In Hebrew, the word ab, or father, is often used as a title of respect, and may then signify friend, counselor. wise man, or something else of equivalent character.
Thus, Doctor Clarke, commenting on the word abrech, in Genesis 41:43, says: "Father seems to have been a name of office, and probably father of the king or father of Pharaoh might signify the same as the king's minister among us." And on the very passage in which this word Abif is used, he says: " father, is often used in Hebrew to signify master, inventor, chief operator."
Gesenius, the distinguished Hebrew lexicographer, gives to this word similar significations, such as benefactor, master, teacher, and says that in the Arabic and the Ethiopia it is spoken of one who excels in anything.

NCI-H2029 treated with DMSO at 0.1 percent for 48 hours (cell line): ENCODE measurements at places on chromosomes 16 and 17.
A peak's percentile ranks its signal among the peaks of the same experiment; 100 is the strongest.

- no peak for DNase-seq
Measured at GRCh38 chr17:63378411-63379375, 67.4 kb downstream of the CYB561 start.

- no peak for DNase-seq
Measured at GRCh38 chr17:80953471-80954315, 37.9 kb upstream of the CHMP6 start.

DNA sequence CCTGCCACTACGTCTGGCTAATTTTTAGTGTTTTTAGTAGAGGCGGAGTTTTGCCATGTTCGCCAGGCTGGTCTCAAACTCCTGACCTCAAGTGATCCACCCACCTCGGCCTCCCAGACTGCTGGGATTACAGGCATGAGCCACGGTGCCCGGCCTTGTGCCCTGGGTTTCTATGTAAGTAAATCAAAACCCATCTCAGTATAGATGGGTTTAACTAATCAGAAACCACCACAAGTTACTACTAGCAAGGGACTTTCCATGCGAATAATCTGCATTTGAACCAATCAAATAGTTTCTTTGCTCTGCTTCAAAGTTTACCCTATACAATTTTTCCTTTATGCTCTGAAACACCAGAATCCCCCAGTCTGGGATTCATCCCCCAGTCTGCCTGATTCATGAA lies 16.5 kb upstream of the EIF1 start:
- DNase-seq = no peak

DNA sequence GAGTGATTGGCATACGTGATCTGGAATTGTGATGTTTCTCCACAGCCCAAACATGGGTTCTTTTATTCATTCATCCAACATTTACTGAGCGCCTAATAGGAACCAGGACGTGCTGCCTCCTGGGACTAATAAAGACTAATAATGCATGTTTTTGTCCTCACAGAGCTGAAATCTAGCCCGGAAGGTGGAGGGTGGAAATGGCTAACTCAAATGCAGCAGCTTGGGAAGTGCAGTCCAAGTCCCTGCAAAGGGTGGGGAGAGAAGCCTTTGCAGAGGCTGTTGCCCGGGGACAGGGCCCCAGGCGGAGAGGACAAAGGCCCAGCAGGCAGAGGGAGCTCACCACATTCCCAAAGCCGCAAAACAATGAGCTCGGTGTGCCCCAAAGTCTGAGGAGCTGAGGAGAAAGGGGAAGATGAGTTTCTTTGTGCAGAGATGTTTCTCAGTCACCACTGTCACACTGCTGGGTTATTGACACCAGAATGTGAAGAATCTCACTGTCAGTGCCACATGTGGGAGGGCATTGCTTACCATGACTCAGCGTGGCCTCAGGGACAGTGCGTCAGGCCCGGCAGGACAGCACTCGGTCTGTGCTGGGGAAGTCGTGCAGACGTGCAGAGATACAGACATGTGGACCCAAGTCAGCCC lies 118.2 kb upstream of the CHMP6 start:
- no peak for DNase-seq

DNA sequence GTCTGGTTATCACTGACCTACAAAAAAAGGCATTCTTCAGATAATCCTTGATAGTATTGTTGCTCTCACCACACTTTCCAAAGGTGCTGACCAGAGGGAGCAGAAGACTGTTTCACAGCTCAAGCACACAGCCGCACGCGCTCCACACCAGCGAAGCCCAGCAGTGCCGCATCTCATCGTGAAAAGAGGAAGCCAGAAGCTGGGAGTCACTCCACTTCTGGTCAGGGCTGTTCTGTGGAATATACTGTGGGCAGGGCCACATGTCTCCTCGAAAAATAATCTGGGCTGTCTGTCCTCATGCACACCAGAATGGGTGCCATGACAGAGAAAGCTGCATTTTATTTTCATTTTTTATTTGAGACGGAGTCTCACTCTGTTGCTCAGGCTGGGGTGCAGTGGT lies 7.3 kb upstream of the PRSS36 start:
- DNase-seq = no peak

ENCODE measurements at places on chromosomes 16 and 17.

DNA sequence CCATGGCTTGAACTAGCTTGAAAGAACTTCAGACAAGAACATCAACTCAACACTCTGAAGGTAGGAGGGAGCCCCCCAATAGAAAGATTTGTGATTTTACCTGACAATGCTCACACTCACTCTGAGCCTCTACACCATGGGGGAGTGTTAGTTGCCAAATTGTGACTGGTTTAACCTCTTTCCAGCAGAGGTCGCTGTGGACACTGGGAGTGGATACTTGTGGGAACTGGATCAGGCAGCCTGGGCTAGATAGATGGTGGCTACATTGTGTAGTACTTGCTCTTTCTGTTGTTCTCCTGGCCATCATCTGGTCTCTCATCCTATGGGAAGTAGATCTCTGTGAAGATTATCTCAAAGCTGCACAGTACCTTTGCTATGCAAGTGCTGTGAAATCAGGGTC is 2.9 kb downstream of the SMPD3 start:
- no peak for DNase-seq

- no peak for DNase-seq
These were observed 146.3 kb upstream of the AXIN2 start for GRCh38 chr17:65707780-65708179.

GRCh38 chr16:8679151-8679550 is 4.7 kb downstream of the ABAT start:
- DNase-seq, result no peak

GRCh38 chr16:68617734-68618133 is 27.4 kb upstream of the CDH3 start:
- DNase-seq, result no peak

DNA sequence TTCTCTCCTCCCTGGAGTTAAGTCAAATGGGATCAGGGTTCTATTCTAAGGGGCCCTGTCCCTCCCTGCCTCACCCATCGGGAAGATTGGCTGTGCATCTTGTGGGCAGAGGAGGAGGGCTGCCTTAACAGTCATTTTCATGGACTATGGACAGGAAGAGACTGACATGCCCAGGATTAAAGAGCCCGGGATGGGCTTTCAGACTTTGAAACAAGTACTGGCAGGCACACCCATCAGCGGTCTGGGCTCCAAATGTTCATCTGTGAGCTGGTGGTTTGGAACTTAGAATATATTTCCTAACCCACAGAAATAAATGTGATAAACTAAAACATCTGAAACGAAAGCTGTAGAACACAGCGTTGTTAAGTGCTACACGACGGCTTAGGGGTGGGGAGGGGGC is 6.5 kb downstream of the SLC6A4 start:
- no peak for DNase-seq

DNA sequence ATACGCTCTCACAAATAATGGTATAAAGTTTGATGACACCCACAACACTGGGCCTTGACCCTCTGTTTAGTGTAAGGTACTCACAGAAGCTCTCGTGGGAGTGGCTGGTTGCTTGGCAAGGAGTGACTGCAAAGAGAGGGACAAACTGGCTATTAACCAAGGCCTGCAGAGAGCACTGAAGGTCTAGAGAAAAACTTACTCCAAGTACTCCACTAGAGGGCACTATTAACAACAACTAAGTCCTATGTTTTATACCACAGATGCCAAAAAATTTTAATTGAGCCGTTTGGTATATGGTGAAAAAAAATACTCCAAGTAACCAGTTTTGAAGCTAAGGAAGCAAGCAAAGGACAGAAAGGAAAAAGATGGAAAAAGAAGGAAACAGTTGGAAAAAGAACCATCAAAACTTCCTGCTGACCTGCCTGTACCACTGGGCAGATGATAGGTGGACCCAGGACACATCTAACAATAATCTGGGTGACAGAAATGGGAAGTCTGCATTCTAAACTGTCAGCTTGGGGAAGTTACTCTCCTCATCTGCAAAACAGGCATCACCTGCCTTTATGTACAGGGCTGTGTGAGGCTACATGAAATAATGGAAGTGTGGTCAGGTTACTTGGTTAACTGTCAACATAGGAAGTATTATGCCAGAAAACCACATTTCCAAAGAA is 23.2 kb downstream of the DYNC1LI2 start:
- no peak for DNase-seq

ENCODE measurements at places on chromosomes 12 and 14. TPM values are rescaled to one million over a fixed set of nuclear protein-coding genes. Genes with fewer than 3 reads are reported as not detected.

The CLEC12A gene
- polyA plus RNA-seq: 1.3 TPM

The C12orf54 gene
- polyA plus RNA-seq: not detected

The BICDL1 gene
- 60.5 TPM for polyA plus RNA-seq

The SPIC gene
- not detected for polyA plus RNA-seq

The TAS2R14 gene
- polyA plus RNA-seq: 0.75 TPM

This idiomatic custom was pursued by the later Hebrews, for Buxtor tells us, in his Talmudic Lexicon, that "among the Talmudists abba, father, was always a title of honor, " and he quotes the following remarks from a treatise of the celebrated Maimonides, who, when speaking of the grades or ranks into which the Rabbinical doctors were divided, says: "The first class consists of those each of whom bears his own name, without any title of honor; the second, of those who are called Rabbanim; and the third, of those who are called Rabbi, and the men of this class also receive the cognomen of Abba, Father."